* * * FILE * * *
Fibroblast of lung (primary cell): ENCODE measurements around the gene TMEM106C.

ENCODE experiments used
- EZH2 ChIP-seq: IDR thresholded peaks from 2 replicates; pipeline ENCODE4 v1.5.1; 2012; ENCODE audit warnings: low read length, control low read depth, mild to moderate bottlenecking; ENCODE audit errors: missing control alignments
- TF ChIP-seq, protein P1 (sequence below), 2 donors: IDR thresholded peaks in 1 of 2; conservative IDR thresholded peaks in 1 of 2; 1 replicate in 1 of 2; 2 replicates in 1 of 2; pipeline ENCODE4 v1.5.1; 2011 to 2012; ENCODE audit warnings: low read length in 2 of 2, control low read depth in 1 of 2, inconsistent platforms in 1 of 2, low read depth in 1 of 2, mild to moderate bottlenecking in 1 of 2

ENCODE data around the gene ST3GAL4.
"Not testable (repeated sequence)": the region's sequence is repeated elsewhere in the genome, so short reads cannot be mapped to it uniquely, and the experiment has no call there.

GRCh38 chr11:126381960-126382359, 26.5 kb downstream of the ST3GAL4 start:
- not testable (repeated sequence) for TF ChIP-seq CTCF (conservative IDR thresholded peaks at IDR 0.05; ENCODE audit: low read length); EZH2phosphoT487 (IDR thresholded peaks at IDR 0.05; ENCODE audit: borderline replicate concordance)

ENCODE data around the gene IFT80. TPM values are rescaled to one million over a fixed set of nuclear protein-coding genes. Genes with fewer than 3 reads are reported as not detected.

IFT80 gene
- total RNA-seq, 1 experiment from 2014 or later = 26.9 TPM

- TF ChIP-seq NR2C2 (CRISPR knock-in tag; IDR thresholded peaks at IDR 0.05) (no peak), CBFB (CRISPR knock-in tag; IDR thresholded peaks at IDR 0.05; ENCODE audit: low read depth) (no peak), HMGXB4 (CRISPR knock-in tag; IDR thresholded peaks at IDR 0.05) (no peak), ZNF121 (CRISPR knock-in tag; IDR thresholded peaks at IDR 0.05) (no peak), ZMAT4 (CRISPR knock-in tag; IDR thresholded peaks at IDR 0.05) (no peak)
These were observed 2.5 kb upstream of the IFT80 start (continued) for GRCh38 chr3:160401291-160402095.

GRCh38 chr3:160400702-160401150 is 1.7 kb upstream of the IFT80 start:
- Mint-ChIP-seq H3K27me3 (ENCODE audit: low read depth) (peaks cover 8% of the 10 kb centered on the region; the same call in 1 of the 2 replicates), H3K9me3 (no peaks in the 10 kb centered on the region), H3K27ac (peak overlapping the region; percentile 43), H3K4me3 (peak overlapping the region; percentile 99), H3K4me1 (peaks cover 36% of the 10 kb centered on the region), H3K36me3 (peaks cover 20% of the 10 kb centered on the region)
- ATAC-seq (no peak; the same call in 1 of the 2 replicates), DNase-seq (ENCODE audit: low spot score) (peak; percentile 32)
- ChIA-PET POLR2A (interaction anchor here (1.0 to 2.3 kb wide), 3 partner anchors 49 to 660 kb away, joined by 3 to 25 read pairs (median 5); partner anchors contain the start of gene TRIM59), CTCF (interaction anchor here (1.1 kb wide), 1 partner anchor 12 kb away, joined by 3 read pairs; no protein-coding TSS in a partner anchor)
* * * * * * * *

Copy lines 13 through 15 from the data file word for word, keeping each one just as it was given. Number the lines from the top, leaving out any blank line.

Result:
These were observed 2.5 kb upstream of the IFT80 start (continued) for GRCh38 chr3:160401291-160402095.

GRCh38 chr3:160400702-160401150 is 1.7 kb upstream of the IFT80 start:
- Mint-ChIP-seq H3K27me3 (ENCODE audit: low read depth) (peaks cover 8% of the 10 kb centered on the region; the same call in 1 of the 2 replicates), H3K9me3 (no peaks in the 10 kb centered on the region), H3K27ac (peak overlapping the region; percentile 43), H3K4me3 (peak overlapping the region; percentile 99), H3K4me1 (peaks cover 36% of the 10 kb centered on the region), H3K36me3 (peaks cover 20% of the 10 kb centered on the region)